True Sincerity

Beezone edit and adaptation from 1973 talk


Adi Da Samraj


True sincerity is a quality that is naturally alive in a person who understands himself.

Cultic forms of concentration of attention and absorption don’t produce this kind of self-knowledge. They distract a person. They are calculated to fascinate and distract you, to enforce your attention. There is one fundamental law involved in all forms of sadhana, the yogic law that you become the thing that you concentrate on. So all forms of sadhana done without self-understanding are ways of concentrating on what ultimately are supposed to be forms of the Divine-mantras, chants, the Guru’s form, what the Guru does outwardly, all the images and pictures – so that you become more and more absorbed and ecstatically distracted. As soon as the source of distraction is taken away, the individual falls back into the state he was in to begin with.

Whenever the genuine principle of the spiritual process is brought to bear, it is a dangerous affair. From social, traditional points of view, you lose the artifices that are native to these external approaches, both the so-called “spiritual” and the secular.

Creating an artificial environment essentially handles people’s disturbances, their neuroses, and their gross pride. They feel relatively at ease, and they walk around being soupy and spiritual all day, thinking they are doing sadhana. All they have done is remove the gross influences from their lives. But that’s the condition under which sadhana in fact begins. You must penetrate your core of ordinariness.

In true sadhana you are dealing simply and directly with your state, your atmosphere, your ordinariness. It is truly perceptive to see that in your actual state, your very presence, is disturbance, completely independent of qualities that condition you are obviously disturbed. But your very presence is that disturbance. You can see that there is no genuine rest in you, except a mediocre experience of no disturbance which comes from without or within. When those gross disturbances are removed, you begin to see that your actual state, your very presence, is disturbance, completely independent of qualities that may appear to you. It is always this contraction. You begin to see that. You see it in your ordinary moments of relative ease and happiness, not just in your neurotic highs and lows, but in this neutral state in which there is no peculiar event. When you begin to see it then, understanding has begun. But people buy out at that point. Instead of truly becoming perceptive and carrying on the real activity of consciousness, they just enjoy that neutral time until the next disturbance arises or the next high arises. The highs and the lows are too baroque, they are not fundamental, they are extraordinary. This ordinariness is an omnipresent quality against which all other qualities play. The secret of understanding is in recognizing that.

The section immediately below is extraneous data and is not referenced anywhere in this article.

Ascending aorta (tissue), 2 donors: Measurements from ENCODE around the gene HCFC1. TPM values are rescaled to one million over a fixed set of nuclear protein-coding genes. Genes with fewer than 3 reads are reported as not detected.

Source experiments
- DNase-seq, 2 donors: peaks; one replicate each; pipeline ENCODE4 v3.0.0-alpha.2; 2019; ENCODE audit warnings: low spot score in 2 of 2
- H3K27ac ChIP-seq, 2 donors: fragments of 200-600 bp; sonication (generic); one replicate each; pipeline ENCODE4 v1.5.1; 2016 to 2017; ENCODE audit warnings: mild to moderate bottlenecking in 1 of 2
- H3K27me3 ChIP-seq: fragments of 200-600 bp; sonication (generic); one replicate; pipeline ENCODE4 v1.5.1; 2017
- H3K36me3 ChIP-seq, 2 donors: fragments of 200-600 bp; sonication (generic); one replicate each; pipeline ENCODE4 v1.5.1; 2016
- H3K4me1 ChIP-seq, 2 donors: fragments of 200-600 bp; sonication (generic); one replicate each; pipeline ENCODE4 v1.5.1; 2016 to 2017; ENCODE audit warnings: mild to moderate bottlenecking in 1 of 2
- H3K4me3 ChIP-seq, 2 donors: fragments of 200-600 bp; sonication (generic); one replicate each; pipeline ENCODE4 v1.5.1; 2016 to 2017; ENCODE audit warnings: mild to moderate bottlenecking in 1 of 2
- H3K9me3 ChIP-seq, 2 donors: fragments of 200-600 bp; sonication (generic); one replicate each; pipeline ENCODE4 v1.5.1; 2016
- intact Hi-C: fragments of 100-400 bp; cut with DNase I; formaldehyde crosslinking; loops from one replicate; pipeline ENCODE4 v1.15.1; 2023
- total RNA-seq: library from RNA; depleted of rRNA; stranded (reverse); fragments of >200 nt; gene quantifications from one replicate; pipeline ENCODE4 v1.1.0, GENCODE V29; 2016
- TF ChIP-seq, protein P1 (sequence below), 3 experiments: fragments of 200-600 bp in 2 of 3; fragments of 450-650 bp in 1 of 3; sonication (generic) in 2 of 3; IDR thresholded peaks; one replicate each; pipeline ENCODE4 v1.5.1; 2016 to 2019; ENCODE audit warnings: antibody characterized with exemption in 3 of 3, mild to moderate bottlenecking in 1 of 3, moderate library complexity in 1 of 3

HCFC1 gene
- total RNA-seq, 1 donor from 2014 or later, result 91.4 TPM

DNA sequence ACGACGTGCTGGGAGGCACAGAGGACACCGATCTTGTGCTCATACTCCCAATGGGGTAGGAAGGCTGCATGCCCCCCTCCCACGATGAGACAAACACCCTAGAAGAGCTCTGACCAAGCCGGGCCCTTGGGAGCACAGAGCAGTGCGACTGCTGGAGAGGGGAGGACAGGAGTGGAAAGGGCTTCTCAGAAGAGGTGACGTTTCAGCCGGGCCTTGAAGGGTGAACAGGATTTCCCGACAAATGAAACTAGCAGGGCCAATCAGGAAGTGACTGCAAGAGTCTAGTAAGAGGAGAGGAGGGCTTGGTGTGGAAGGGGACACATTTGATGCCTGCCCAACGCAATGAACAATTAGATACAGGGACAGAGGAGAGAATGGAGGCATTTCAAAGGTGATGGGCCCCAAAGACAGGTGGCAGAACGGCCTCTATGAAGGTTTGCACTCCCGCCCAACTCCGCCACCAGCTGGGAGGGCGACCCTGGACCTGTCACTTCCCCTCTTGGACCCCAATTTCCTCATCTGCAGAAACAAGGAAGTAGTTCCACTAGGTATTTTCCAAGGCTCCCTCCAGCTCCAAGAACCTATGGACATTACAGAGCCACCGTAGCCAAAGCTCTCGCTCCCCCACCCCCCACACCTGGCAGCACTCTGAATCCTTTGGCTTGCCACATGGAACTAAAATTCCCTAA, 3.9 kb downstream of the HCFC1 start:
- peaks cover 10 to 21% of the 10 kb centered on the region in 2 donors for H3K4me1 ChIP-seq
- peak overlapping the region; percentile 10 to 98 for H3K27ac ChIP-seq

The self-contraction is taking place in, not only gross forms but in its most subtle form. If it were not, you would have no separate self sense. You wouldn’t hold onto mediocrity, which is itself a form of desire. The desire to be undisturbed manifests as mediocrity. Some people think that is being spiritual. But it is just being mediocre. People generally don’t have any tolerance for that mediocrity for long periods of time, so they always return to the highs and lows. They are both forms of distraction, of standing outside yourself. Even the lows, the disturbances, the aggravations, are forms of distraction, fascination with qualities. In fact, most people pursue those. As a respite from that, some turn to this mediocrity and think that it is spiritual. It is just a particular state. A capacity for this mediocre pleasantness, this moveless happiness without any great intensity.